Second, Dayan claims there was insufficient proof at trial to establish that he knew the purpose of the check-kiting scheme was to inflate sales and to increase his line or lines of credit, yet Haas testified that the check exchanges were intended to obtain credit for the conspirators and that he told Dayan, among other things, that if he wanted to obtain increased lines of credit, he should get an accountant to prepare financial statements with inflated sales figures, and Dayan did just that. Thus, it would be reasonable for the jury to find that Dayan knew the purpose of the conspiracy was to 1) artificially inflate account balances and 2) to seek, receive, maintain, increase, and/or renew lines of credit using false figures.

  Third, Dayan argues that the Government failed to prove that Dayan "knowingly deposited worthless checks." He relies on the Second Circuit's decision in United States v. Burnett, 10 F.3d 74 (2d Cir 1993), which summarized check-kiting as involving the exchange of worthless checks for the purpose of inflating account balances for a few days. Haas' testimony demonstrates that Dayan was aware he was depositing checks into his account and that those checks were worthless. There is also evidence that Dayan knew that many of the checks he provided to his co-conspirators as part of the scheme were written on accounts that lacked sufficient funds to cover them. Dayan himself testified that he provided checks to others to help them cover overdrafts.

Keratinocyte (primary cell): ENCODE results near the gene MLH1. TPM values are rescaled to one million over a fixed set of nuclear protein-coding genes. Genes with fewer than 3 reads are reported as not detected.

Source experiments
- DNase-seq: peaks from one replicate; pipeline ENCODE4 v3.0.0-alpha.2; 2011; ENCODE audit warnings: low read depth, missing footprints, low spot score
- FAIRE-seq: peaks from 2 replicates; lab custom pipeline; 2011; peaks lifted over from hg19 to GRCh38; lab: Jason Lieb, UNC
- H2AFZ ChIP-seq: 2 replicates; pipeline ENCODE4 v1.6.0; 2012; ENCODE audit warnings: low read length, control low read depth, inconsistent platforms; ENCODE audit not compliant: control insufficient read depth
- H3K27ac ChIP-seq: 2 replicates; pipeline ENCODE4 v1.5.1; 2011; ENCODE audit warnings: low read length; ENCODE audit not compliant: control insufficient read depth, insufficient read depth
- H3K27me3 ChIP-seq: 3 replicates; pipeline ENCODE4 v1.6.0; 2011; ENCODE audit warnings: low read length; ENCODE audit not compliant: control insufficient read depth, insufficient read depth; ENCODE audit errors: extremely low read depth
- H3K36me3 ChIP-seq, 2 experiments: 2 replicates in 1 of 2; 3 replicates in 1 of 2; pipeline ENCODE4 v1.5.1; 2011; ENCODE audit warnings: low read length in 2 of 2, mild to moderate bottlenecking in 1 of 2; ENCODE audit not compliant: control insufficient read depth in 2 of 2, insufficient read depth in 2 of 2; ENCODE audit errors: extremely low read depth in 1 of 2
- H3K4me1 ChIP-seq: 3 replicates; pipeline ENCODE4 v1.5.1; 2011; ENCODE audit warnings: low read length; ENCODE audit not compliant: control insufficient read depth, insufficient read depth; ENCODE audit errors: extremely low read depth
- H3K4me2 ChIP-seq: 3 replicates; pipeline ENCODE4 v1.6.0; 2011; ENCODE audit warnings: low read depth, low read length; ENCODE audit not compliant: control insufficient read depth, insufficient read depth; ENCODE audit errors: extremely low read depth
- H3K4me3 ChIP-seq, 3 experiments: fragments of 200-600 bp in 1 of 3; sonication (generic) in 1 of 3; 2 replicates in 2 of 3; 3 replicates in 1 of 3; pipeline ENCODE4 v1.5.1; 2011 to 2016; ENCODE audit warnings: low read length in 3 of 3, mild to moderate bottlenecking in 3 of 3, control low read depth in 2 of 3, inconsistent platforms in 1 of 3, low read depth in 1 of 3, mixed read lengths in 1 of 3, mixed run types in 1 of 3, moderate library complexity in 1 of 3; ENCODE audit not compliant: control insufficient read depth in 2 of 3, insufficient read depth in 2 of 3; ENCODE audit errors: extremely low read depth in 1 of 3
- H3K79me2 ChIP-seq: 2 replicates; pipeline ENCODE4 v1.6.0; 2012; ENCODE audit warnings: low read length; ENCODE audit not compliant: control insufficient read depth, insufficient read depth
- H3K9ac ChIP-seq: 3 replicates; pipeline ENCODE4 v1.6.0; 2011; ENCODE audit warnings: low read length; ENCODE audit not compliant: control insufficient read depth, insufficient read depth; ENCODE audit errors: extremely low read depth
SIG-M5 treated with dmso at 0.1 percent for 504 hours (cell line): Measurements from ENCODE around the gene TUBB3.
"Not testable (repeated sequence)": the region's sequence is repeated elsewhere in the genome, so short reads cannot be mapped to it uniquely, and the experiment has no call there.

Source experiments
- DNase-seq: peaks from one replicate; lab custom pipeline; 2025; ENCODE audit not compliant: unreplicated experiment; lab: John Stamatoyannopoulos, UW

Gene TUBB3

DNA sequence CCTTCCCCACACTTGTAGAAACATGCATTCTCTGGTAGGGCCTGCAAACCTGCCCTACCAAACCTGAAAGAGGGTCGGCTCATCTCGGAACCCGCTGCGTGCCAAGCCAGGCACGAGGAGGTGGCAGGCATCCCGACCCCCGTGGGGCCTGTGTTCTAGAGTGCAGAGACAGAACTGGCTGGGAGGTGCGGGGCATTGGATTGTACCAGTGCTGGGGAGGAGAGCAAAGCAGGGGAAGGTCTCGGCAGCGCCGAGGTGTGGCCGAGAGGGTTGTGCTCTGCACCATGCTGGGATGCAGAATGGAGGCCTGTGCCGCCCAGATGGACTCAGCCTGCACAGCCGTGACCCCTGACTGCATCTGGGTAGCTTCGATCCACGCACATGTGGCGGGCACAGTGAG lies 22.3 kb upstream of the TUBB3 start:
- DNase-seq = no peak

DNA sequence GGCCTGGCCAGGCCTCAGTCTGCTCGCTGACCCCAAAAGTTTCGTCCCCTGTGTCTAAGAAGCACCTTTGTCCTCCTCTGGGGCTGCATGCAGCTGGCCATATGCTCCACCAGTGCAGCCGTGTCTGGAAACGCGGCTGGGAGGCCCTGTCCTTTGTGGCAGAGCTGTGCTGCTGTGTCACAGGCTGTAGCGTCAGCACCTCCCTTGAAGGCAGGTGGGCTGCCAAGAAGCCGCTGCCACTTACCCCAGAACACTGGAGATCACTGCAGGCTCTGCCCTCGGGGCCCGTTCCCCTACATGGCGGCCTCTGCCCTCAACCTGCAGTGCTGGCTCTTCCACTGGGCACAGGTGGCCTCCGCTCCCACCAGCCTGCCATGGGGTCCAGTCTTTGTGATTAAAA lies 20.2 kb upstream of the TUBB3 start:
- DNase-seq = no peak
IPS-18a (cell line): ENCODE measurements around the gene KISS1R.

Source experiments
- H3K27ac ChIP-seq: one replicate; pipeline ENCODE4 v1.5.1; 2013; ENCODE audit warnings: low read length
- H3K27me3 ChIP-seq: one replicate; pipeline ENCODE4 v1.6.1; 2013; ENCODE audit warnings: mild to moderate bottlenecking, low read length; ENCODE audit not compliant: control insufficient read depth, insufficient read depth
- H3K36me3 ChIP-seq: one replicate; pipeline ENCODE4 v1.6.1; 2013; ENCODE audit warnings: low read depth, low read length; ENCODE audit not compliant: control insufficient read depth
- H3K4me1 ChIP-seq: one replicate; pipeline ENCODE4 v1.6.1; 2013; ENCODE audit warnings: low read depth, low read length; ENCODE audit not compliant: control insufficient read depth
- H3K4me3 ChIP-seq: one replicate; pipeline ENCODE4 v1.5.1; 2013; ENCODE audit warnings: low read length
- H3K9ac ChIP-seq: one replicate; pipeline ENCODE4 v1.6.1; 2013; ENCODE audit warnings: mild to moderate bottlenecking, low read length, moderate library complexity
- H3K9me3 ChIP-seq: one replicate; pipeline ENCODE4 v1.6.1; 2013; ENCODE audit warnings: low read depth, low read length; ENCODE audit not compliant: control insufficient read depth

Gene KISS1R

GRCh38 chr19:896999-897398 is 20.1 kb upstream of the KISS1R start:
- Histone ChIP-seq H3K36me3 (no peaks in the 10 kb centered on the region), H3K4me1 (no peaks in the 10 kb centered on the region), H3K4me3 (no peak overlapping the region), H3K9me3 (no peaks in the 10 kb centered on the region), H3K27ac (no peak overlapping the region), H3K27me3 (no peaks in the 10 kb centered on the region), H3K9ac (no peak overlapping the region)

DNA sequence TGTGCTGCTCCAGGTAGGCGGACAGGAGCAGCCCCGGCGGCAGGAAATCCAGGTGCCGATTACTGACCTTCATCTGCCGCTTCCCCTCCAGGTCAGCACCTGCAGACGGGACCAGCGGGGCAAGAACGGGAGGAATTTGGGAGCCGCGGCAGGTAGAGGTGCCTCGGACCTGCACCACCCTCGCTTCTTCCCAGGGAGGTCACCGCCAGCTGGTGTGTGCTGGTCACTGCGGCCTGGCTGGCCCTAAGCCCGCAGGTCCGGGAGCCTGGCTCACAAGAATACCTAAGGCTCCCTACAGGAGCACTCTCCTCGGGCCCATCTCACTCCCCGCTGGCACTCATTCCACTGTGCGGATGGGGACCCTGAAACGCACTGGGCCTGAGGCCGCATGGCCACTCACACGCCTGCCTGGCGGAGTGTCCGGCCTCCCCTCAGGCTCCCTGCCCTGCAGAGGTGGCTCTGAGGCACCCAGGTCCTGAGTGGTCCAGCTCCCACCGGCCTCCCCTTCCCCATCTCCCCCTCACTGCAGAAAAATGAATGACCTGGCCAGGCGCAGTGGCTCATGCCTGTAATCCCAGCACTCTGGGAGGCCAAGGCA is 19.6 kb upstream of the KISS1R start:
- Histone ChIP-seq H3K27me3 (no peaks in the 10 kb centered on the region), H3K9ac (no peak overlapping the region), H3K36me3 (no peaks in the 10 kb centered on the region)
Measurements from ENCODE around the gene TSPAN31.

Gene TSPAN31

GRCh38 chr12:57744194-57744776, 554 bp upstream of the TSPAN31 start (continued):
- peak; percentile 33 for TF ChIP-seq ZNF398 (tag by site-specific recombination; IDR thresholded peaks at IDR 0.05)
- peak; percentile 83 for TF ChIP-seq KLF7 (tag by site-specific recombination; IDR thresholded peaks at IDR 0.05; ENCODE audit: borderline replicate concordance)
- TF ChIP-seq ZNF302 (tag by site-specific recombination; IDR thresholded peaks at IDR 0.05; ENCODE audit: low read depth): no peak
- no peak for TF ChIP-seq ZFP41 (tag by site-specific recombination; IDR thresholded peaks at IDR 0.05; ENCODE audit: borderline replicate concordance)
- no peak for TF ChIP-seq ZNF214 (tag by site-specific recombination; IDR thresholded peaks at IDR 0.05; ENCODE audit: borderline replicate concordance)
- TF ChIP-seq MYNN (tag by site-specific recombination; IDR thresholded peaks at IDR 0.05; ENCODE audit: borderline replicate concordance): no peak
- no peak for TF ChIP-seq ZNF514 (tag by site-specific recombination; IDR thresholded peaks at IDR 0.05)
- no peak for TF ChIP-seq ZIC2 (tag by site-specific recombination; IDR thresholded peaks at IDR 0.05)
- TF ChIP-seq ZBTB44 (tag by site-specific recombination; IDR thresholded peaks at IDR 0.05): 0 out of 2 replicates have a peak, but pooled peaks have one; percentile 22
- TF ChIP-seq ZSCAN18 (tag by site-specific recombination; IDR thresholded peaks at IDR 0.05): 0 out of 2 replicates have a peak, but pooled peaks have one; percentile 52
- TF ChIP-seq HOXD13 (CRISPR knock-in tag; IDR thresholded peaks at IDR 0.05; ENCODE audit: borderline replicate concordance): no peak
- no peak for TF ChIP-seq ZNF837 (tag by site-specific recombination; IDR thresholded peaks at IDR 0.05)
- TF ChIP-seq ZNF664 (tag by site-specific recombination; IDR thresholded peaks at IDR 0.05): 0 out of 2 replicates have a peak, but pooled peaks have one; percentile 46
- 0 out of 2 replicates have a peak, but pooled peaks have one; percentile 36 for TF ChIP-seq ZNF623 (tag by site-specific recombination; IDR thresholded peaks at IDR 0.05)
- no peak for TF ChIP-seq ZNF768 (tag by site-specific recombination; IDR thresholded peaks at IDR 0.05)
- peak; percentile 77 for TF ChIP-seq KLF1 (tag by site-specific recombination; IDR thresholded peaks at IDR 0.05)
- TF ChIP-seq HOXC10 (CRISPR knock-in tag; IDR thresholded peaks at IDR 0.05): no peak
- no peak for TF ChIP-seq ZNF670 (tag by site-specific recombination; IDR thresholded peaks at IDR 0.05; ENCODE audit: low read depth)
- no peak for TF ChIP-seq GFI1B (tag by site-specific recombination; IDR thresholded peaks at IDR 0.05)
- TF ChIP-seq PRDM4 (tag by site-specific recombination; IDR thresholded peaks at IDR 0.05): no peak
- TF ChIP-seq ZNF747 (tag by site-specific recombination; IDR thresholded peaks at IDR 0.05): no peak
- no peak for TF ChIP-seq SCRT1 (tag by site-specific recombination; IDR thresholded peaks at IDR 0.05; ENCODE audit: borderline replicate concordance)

Reviewing the evidence in the light most favorable to the government, I cannot set aside the jury's verdict on Counts I and II and this is so despite lingering concerns about Mr. Haas and his credibility. In short, there is precious little to warrant a new trial.

  b. Count IV (Bank Fraud)

  Dayan argues that the Government failed to offer sufficient evidence that Dayan provided false and fraudulent information to Fleet National Bank, and therefore, the Court should enter a judgment of acquittal as to the bank fraud charge in Count IV. At trial, Dayan's accountant testified that he prepared financial statements at Dayan's request and later withdrew those financial statements when he found out from Dayan that the account balances he had used to make his determination included not only sales proceeds but "loans and exchanges" which had inflated the account balances. It was these inflated statements that the defendant used to dupe the bank.